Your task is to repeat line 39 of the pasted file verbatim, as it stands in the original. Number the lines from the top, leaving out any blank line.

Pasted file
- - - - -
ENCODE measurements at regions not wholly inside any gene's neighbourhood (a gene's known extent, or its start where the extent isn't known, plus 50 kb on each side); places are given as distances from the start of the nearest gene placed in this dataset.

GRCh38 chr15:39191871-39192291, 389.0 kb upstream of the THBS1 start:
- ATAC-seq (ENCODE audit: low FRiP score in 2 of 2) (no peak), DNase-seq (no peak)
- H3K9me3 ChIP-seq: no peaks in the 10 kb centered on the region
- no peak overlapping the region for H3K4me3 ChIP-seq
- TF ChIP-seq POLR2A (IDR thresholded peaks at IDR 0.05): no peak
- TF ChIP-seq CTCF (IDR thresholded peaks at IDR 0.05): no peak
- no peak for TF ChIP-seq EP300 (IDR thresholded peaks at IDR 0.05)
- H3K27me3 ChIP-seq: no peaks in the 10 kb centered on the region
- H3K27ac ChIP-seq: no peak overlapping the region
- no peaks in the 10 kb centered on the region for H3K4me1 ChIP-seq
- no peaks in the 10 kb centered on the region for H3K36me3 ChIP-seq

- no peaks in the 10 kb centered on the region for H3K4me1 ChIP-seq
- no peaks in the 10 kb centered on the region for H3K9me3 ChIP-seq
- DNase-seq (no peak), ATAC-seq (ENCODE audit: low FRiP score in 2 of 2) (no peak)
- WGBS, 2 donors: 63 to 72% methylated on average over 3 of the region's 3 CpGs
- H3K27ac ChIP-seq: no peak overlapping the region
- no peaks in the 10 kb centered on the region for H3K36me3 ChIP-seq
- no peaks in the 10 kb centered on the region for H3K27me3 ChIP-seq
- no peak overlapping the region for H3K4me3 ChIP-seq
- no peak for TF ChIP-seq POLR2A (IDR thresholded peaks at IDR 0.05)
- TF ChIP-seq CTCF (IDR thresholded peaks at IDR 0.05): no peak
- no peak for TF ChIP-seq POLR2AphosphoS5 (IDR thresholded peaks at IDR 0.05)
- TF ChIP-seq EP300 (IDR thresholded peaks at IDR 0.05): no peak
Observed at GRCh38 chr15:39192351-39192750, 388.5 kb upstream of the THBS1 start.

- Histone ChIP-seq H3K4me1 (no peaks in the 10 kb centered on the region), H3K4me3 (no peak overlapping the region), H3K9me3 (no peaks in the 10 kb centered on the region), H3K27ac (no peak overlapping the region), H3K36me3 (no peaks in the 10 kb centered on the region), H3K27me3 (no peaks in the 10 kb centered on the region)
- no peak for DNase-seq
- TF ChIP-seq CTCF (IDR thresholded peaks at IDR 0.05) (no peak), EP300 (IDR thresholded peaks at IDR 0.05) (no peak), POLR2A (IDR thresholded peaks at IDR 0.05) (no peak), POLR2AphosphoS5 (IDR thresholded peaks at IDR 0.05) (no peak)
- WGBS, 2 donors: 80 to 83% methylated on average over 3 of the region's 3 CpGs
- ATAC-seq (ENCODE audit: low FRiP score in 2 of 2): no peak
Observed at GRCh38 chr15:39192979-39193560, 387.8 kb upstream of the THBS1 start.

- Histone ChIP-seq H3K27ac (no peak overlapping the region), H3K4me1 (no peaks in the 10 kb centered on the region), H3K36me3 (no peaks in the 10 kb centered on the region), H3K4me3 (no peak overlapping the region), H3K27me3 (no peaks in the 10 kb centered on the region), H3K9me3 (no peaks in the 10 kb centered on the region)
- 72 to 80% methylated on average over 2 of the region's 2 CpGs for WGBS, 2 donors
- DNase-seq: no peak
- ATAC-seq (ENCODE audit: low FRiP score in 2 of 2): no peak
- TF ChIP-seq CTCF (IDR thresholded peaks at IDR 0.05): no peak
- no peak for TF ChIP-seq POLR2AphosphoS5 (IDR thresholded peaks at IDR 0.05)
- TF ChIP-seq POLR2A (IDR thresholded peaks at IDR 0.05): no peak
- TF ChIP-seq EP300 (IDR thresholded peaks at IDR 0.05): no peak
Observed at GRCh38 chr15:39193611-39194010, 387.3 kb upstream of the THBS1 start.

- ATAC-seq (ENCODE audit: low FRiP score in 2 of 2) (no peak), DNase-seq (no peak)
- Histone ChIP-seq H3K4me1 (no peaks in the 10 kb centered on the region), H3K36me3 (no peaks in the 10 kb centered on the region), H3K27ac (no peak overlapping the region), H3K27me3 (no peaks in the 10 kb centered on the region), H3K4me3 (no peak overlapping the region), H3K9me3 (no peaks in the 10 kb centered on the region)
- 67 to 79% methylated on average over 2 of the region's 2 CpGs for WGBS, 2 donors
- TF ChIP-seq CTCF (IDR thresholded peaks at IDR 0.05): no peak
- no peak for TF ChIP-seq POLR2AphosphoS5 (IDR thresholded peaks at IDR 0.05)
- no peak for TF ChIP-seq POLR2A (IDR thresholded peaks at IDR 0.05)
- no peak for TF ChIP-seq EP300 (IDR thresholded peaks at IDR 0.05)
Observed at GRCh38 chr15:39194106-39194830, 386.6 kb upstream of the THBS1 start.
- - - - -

- TF ChIP-seq EP300 (IDR thresholded peaks at IDR 0.05): no peak